America’s Untapped Fuel Supply

Mackubin T. Owens

October 1, 2006

Gasoline prices have fallen from their highs of the past summer, but the long-term trend is still up, up, up. World oil demand—thanks especially to economic growth in China and India—will only grow. The good news is that we can do something about it—namely, permit the exploitation of America’s vast untapped energy resources.

U.S. demand for oil and gas continues to grow. Americans consume about 20 million barrels of oil day, about 60 percent of it imported. Meanwhile, increased demand has pushed the U.S. price for natural gas to the highest in the world, having increased sevenfold since 1999.

To make matters worse, the world’s spare production capacity is at its lowest level in 30 years, equal to only 1 percent of world demand, making the market extremely sensitive to political and economic uncertainty, hurricanes, terrorism, etc.

What can we do? Conservation—like the improved fuel efficiency so beloved by environmentalists and politicians—can get us only so far. We need to tap our domestic supplies, too. This will not only offset price hikes caused by ever-growing global demand, it will reduce our dependence on imported oil and gas—a boost to national security.

The U.S. Minerals Management Service (a branch of the Interior Department) estimates 102 billion barrels of oil and 635 trillion cubic feet of gas beneath federal lands and coastal waters. By way of comparison, the reserves lying beneath the North Sea, a major source of oil for Europe, are believed to contain a total of 18 billion barrels of oil.

Geologists estimate that another 300 trillion cubic feet of gas and 50 billion barrels of oil are waiting, yet to be discovered, off the “Lower 48” states. The American Petroleum Institute (API) notes that this is enough oil to replace current imports from the Persian Gulf for 59 years.

Overall, experts estimate that the undiscovered resources on the federal Outer Continental Shelf that could be recovered with today’s technology are some 420 trillion cubic feet of gas and 77 billion barrels of oil—as much oil as Canada and Mexico combined, and almost three times their gas resources. (Generally, the OCS begins three to nine nautical miles from shore, depending on the state, and extends 200 nautical miles outward.)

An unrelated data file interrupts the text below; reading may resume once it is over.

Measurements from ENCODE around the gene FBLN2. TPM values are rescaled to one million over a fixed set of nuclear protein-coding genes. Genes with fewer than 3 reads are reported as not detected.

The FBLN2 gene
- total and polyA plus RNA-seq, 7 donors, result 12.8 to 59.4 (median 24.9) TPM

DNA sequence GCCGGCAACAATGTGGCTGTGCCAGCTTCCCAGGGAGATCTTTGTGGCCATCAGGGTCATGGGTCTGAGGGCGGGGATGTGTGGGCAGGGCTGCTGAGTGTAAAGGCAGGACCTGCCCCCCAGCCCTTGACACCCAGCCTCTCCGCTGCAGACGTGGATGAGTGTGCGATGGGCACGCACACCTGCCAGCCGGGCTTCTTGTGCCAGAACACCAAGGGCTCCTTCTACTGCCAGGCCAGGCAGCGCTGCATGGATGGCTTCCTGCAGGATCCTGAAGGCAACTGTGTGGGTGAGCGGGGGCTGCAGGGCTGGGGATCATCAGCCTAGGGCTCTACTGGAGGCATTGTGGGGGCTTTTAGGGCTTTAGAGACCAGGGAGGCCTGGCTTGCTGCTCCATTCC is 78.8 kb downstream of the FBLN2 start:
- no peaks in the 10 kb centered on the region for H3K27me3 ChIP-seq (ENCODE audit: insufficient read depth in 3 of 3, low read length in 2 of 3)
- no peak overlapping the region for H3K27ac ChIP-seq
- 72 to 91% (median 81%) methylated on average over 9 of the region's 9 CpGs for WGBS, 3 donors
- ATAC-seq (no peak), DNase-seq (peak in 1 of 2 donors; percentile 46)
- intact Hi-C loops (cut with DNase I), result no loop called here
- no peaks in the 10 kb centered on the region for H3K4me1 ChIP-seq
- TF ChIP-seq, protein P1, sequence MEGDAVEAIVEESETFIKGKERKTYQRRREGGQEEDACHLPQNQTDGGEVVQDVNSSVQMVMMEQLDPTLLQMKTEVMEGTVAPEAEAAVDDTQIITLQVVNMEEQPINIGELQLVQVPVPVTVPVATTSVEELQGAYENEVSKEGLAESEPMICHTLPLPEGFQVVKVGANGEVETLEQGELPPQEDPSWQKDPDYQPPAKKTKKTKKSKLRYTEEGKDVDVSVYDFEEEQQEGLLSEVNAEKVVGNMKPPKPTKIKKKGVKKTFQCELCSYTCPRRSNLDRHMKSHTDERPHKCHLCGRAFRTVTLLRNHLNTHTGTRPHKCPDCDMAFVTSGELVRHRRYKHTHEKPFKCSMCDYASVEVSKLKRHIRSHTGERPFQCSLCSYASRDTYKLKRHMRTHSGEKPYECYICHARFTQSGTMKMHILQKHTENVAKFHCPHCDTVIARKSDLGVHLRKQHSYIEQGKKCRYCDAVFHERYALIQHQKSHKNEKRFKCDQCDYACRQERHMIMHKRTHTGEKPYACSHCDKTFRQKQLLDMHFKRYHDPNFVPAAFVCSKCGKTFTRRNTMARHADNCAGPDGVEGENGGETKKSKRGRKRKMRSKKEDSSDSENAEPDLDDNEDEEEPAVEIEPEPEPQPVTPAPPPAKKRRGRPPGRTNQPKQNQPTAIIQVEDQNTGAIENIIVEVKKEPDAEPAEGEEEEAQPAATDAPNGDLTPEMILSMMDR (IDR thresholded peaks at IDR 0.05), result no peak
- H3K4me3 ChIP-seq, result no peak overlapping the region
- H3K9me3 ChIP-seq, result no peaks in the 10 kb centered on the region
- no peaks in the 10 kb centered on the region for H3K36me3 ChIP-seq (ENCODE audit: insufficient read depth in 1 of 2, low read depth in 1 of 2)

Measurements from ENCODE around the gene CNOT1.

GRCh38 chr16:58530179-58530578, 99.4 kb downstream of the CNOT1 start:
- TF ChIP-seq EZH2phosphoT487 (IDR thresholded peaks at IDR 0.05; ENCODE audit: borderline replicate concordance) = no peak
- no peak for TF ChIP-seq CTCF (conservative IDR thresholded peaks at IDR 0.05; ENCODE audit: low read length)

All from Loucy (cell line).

Yet almost 90 percent of the OCS acreage is off-limits to production—on essentially spurious environmental grounds. With a peak output of 6 million barrels of oil a day in 1999, North Sea production has not caused environmental degradation; there is no reason to believe that OCS production would be any more environmentally damaging.

The time has come for Congress to step up to the plate and permit the exploitation of these abundant deposits of oil and gas. Congress also needs to revise the cumbersome federal permit process, which severely retards development of oil and gas, particularly in the Mountain West.

The Senate recently voted to open up a small part of the Alaskan National Wildlife Refuge to drilling, and to give individual states the option to allow offshore oil and gas production, but the House has yet to follow.

A big part of Congress’ job is to balance competing values. On energy, though, policymakers give infinite credence to any environmental concerns. A clean environment is a good thing, but economic growth is, too. Rational tradeoffs will let us have both.

The technology is available to ensure that we can have both access to energy supplies and a clean environment. All it takes is the political will to make the right energy decisions.

Estimated US energy resources



Atlantic Outer Continental Shelf


Gulf of Mexico


Pacific OCS


Alaska OCS


Alaska Onshore


“Lower 48” Onshore



* billion barrels
** trillion cubic feet

Source: US Department of the Interior

Mackubin T. Owens is an Adjunct Fellow of the Ashbrook Center and an associate dean of academics and a professor of national-security affairs at the Naval War College in Newport, R.I.